A look at the tech funds bouncing highest from last year's depths shows us that the sprawling sector is a multisplendored thing.
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The first 20 or so trading days of this year have shown us why mercurial tech funds are fun to watch -- and why it's smart to limit them to about 5% of your portfolio. Look at this young year's eclectic top-10 list and you'll find Net funds starting the long climb out of last year's deep crater, but also broader tech funds with big stakes in semiconductor shops.
Despite all the recent talk of Net-centric or "New Tech" shops' dominance, so far this year tech funds have also benefited from holding PC-related or "Old Tech" stocks like
, up this year 40.8% and 22.3%, respectively. These funds and stocks we're looking at aren't being presented as a buy list, but just a glimpse at the breadth of the vast and dicey sector's rally this year.
"It's interesting that there's been a weird parallel rally," says Pat Dorsey, director of stock analysis at
. "On one side you've Microsoft,
and the PC stocks and telecom stocks like
. The common thread is that they got absurdly beaten down in the fourth quarter. Then you've got what I call the silly
Net-related stocks like
, the old phone.com and software.com.
are all way up, too."
The list of leading tech funds reflect this eclecticism.
On one hand, you've got Net funds like
Rydex Internet and
Kinetics Internet Emerging Growth. You'll even find the
Jacob Internet fund, notorious for its breathtaking 79.1% loss last year, worst of all funds.
That might not be too surprising given the number of Net faves charging north since Jan. 1:
, up 23.7%; America Online-Time Warner, up 51%; and
, up 46%.
Net funds' worst-to-first bounce will get a lot of ink, but the other funds on the leader board illustrate broader strength. Many of the non-Net funds on this list like
Fidelity Select Electronics and
got there by betting on semiconductor or chip stocks, including bellwether Intel. Several also saw their returns propelled by resurgent software bellwether Microsoft. This tosses a wrench in the theory that New Tech stocks are the only place to be in tech.
Consider PC stocks' bonny January -- the
Philadelphia Stock Exchange Computer Boxmaker Index
rose 28% last month -- which shows that interest rate cuts have lifted both Old Tech and New Tech boats. Battered PC shops like
are all up more than 40% since Jan. 1 after losing more than half their value last year.
Not too long ago when we screened for leading tech funds we found a pack powered by New Tech types like software shop
. But a cumulative top-15 list of these top-10 funds' favorite 15 stocks turns up a more eclectic list, with solid representation from the chip sector. Semiconductor stocks comprise half of these funds' top 15.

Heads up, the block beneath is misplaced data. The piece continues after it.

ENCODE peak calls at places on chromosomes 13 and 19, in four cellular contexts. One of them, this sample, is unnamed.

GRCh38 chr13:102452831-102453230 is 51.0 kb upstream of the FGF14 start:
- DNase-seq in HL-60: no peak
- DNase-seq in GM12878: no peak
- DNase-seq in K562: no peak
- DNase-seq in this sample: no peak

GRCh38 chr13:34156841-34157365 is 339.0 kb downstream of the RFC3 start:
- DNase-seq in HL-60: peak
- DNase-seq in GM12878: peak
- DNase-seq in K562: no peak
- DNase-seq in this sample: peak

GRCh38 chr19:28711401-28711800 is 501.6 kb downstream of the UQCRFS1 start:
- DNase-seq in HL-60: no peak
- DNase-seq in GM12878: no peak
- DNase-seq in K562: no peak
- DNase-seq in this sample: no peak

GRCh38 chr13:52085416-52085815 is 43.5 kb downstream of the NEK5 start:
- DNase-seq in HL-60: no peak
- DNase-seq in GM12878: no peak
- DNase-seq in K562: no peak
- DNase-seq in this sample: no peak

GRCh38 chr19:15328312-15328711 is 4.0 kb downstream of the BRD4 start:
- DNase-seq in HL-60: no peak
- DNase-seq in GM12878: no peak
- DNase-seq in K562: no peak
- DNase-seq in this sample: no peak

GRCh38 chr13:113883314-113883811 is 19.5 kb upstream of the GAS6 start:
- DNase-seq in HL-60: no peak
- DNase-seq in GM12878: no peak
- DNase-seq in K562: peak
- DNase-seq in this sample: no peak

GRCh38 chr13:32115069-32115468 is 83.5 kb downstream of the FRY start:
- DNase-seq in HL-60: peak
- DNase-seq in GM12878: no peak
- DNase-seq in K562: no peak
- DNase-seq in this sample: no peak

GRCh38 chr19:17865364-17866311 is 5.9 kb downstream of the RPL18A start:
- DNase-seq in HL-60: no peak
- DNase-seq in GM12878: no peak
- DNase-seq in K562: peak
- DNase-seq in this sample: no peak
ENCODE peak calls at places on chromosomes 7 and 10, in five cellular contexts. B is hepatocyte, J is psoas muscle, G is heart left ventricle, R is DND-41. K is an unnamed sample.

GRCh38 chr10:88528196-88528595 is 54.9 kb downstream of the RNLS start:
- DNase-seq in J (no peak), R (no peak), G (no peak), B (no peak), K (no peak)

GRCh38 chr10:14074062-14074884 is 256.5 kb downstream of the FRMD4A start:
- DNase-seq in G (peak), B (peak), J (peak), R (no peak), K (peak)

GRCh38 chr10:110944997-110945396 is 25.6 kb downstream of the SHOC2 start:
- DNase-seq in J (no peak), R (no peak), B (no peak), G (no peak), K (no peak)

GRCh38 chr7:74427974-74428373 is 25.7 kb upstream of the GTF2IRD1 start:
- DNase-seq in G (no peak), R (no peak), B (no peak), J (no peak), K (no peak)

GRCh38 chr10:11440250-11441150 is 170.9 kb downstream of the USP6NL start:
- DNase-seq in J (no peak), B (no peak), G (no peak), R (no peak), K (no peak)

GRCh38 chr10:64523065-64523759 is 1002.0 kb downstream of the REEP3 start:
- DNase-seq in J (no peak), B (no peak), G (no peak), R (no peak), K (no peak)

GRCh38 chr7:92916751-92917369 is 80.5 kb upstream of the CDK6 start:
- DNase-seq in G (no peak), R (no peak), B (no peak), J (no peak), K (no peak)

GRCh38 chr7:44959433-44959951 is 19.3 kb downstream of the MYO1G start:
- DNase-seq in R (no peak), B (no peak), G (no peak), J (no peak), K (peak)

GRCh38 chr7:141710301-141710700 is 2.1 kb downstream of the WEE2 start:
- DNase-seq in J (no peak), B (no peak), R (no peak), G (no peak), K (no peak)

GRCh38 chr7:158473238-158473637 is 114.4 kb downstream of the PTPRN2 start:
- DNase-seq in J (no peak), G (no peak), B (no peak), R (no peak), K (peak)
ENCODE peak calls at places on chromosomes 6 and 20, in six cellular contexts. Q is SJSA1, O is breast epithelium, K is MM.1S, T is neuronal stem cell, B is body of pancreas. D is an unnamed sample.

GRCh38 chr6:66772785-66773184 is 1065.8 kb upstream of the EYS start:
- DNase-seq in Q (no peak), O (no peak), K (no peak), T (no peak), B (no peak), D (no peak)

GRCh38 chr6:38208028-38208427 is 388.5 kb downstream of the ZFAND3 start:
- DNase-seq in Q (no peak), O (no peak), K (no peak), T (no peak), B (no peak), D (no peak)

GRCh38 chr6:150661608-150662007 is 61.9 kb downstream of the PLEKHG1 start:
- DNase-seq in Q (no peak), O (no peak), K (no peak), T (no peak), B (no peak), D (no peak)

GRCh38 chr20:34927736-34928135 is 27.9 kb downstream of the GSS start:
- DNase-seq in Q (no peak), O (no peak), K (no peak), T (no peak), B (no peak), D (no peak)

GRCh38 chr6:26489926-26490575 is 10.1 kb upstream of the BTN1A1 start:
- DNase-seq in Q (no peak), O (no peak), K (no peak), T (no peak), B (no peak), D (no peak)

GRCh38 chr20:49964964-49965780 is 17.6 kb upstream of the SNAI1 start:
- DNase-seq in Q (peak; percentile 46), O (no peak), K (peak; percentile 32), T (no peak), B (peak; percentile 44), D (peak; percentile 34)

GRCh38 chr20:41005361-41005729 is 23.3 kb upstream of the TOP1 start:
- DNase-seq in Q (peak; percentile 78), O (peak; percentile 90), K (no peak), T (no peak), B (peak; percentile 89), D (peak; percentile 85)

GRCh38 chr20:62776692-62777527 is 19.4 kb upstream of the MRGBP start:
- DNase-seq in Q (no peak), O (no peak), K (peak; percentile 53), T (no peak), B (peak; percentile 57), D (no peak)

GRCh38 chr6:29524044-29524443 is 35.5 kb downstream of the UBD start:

It's hard to say how these funds and stocks will fare this year. If interest rate and tax cuts spur growth, tech funds and the stocks they love should march north with faster-growing New Tech shops leading the way. But if the economy's blues linger, the money that fled tech for health care stocks and financial stocks might stay out of the sector, leaving tech investors -- whether they own stocks or funds -- in a murkier position.
One thing that's certain is that tech funds haven't lost their racy streak. A portfolio of this year's 10 leading tech funds would've lost almost 40% last summer.
The Junk Pile
If Net stocks are a leap of faith, growth fund managers can give you a good idea of what companies have true believers. In the case of
and eBay, fund managers appear to have vastly different opinions.
This week Amazon
told the world it plans to fire a slew of people and finally offer something resembling a profit this year. Judging from growth fund managers' general distaste for the company's stock, however, it seems like the "smart money" has filed Amazon in the
"wait and see" pile. Consider that about half the growth funds that owned the stock at the start of last year didn't own it at the end of the year, in which it fell nearly 80%.
Online auction shop eBay, which is profitable and continues to
exceed expectations, maintained a steady following among growth fund managers last year, even though it dropped by 47%.
Fund Junkie runs every Monday, Wednesday and Friday, as well as occasional dispatches. Ian McDonald writes daily for TheStreet.com. In keeping with TSC's editorial policy, he doesn't own or short individual stocks. He also doesn't invest in hedge funds or other private investment partnerships. He invites you to send your feedback to
email@example.com, but he cannot give specific financial advice. Editorial Assistant Dan Bernstein contributed to this article.